After some of the politics of the province made his job security look a little too tenuous for a young family to be happy and comfortable, he moved on. He followed countless generations of ancestral men and started what was to become a long and distinguished military career.
We hauled from pillar to post until 1979, when one move would change our lives forever. As we drove north, the changing landscape really seemed to stir something in my soul. I remember driving through the little village of Eganville and feeling like we were almost home. This profound feeling in a totally new place just stayed with me.
We lived on the army base with a few more children. The opportunities to be out and about in this glorious natural landscape were endless. The children loved it. We loved it! But the military life is not about being static. They had us on the move again to the nations capital.
The Dad had an okay job there, Mum had a GREAT job there, but we HATED it....
Dad did some wheeling and dealing to take a post that was hard to fill for 6+ months with a promise that we could go back to East of Algonquin in another year. We started talking about long term plans and retirement.

Friday, April 24, 2020

Warm up will ya!

It was supposed to be sunny and much warmer today but it's really taking it's time. Where is the sunshine might i ask?

I have memories of some pretty darn cold miserable springs down here on the farm. Just for reference, we are no longer farmers, we only have the house and seven acres to roam now.

My first early memory of a cold spring was the year we decided to get into feeder calves. These are males calves the dairy farmers take off the mothers at about two or three days. We had little huts, like oversized dog houses, for each calf. Each hut was in a small fenced compound. The huts were insulated and there was lots of fresh hay for bedding. We used hay rather than straw because the calves little stomachs were too delicate to withstand him trying to munch straw, which is a discarded stalk from grain crops. Hay is dried grass, full of protein and much easier on the digestion.  (Much like goats, calves will eat pretty much anything!) We bottle fed the calves a formula which we had to buy and mix, much like baby formula. The children were just the right age to be fully invested in helping look after the calves. I remember that first spring being so cold and wet. We have a photo of my youngest daughter in the hut with her favorite calf, who she had named Barney. She was worried that Barney was going to be cold and she wanted to snuggle up with him. I'll admit to being pretty worried about the little fellows myself that year.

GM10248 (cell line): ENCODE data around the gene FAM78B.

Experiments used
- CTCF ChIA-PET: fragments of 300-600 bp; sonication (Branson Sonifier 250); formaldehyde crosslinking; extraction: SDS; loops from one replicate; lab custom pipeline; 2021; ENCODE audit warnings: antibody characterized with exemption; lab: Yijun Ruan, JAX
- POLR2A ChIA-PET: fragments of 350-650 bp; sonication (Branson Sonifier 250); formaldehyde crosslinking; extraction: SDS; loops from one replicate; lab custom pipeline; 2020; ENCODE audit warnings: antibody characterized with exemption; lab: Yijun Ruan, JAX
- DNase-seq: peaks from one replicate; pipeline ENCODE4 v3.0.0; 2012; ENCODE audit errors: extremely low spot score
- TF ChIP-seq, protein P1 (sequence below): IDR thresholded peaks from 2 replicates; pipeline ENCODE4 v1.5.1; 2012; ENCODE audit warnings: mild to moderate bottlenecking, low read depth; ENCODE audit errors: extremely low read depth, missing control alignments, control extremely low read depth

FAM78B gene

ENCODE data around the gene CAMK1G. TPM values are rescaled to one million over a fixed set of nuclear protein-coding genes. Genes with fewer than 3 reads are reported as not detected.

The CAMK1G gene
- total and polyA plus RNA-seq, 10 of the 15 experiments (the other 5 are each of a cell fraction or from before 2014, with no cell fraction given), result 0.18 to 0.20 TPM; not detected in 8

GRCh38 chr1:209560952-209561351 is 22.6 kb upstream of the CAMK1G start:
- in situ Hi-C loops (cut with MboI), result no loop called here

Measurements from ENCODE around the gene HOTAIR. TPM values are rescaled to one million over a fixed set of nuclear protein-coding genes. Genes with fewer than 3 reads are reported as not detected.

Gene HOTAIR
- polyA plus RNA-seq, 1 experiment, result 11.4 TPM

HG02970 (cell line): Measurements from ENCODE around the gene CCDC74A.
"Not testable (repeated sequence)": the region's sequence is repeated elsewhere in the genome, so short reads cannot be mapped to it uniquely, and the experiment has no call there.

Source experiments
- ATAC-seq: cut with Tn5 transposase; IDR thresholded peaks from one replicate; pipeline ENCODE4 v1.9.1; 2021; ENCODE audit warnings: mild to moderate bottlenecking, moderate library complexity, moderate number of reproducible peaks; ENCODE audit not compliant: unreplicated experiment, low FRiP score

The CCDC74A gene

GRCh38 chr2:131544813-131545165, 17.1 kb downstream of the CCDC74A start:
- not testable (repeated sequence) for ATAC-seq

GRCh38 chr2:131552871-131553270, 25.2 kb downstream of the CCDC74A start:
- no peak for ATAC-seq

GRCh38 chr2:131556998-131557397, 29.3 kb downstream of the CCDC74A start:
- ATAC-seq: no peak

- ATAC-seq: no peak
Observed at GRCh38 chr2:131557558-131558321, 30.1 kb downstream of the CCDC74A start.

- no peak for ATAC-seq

We had some fun adventures with the calves. This Barney one in particular really bonded with the people and our labrador retriever. My husband would go for a jog with the dog, and if Barney happened to see them head out, would break out of the fence and go trotting off with them. The neighbours still talk about R trotting down the road with a dog and half grown calf at his side!

When the calves were about three months old, they were moved to my friends place just up the road. They had gotten too aggressive for our setup and needed sturdier fences that we didn't have built yet. It was a simple matter to open the gate and walk up the road and the silly beggers would follow along, happy to be included in the adventure! Now and again one would break out of J's pasture and she'd phone and tell us one or all were wallowing in another neighbours pond or eating goodies in the ditch.
At that point we had to reluctantly sell them to another farmer who would keep them until they were old enough to be used for.......well, you know. The children were happy we had put a lot of distance between us and them before that happened.

Gosh, I have some crazy stories about our farming days....I'll save some for another days post.